If these were normal times, past droughts might give us a sense of what might be in store. The climate information stored in tree rings show that the longest drought in this region occurred in medieval times and lasted for 62 years — with no very wet years in between the dry ones. A few very wet years in a long dry spell would be critical on the Colorado these days to keep it from completely drying up.
But it may be even worse than that. This drought is unusually hot. “Temperatures keep going up,” said Meko, of the University of Arizona tree ring lab. “We keep breaking records year after year. It’s additional stress on the water system.” Meanwhile, the two driest years all the way back to the 1200s occurred in 1996 and 2002. “It’s a little worrisome to see the most extreme years right near the present,” he said.
Water levels on the Yampa River near Steamboat Springs, Colorado dropped so far in 2018 that the river was closed to recreation.
“Droughts impacted by warmer temperatures will be more severe,” says Connie Woodhouse, who also studies climate at the tree ring lab. “A lack of precipitation is one thing. But when a drought happens and temperatures are warmer, the precipitation deficits are exacerbated. You have more evaporation, more ground heating, and it impacts the snowpack.”
From 2000 to 2014, flows in the river were 19 percent below the averages in the previous years, and a third of that loss was caused by high temperatures, according to researchers Jonathan Overpeck of the University of Michigan and and Brad Udall at the Colorado Water Insitute at Colorado State University, in an often-cited paper about the unprecedented nature of this drought and what it means for the future.
The biggest impact of high temperatures is something called runoff efficiency — the amount of stream flow that results from precipitation. Right now about 15 percent of the water in the snow in the watershed makes it into the river. The other 85 percent soaks into the ground, evaporates, or is taken up by plants. As it gets warmer, runoff efficiency is decreasing. Shorter winters mean the ground has less snow cover and is darker, so it warms up more and sooner, which means snow melts faster and more water evaporates and is taken up by plants in a longer growing season. The Colorado River Research Group, 10 veteran academics who study the Colorado, call this most alarming change to the physical environment.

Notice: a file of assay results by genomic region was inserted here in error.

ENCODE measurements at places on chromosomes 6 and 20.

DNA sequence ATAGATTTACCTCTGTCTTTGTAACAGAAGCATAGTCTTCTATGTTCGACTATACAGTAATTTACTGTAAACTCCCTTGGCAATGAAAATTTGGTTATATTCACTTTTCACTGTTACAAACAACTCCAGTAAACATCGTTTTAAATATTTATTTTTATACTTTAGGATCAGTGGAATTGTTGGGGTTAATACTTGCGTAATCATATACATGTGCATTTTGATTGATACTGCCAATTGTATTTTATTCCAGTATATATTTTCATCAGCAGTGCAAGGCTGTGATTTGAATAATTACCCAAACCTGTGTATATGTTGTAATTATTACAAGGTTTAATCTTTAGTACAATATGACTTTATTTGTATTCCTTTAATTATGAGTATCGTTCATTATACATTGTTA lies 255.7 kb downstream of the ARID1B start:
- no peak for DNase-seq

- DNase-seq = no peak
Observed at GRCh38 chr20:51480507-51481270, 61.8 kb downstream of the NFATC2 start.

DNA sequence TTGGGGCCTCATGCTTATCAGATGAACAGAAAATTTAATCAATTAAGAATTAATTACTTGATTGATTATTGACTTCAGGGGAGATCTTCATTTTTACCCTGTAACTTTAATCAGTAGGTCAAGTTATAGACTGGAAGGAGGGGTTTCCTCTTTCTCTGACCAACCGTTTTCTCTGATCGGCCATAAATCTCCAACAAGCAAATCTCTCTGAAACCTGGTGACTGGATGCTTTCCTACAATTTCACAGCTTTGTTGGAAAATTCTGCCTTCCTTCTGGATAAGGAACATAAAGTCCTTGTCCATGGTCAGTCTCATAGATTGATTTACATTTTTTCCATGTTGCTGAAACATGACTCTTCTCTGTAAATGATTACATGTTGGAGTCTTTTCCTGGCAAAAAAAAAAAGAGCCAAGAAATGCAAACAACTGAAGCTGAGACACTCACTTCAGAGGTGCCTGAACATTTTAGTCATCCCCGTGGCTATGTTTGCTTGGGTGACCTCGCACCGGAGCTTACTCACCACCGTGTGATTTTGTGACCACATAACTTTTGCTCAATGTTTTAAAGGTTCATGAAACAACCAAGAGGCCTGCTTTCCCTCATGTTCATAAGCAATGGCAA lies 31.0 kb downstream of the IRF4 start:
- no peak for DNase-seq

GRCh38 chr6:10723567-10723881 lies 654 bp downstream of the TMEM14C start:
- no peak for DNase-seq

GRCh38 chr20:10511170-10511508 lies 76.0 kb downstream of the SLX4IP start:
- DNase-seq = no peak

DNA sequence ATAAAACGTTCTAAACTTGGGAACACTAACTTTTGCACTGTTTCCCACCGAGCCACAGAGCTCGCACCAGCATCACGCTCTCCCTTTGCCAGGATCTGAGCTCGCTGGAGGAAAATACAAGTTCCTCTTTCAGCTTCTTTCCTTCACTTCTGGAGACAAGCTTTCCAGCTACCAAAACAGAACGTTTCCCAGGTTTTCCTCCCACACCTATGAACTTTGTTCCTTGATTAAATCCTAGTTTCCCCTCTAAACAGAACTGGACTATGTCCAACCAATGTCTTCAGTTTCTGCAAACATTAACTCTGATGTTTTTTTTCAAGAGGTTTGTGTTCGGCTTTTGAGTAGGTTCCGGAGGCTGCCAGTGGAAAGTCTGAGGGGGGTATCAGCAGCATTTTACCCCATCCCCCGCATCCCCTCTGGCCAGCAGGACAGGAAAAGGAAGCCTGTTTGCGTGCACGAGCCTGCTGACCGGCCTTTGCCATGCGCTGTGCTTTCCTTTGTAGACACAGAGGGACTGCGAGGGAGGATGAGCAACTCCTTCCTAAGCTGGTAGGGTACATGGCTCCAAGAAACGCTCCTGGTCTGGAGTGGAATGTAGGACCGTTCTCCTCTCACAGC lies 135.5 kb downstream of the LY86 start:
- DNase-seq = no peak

The alarm is palpable among water managers throughout the Southwest. They see the writing on the wall.
Warmer temperatures also mean that of the precipation that does come, more of it will fall as rain instead of snow. The Colorado’s engineering infrastructure was built around the natural long-term storage that snowpack provides, but rain pulses quickly through the system.
Meanwhile, the rapid development of everything from housing developments to solar installations in the Southwest has created more dust particles which go airborne and settle on to the snow fields of the Rockies, five to seven times as much dust as was seen a century ago. The darker snow melts sooner and faster, a phenomenon that costs the river about 5 percent of its flow. And as the drought continues, there’s more dust from more dry ground and that creates more dust.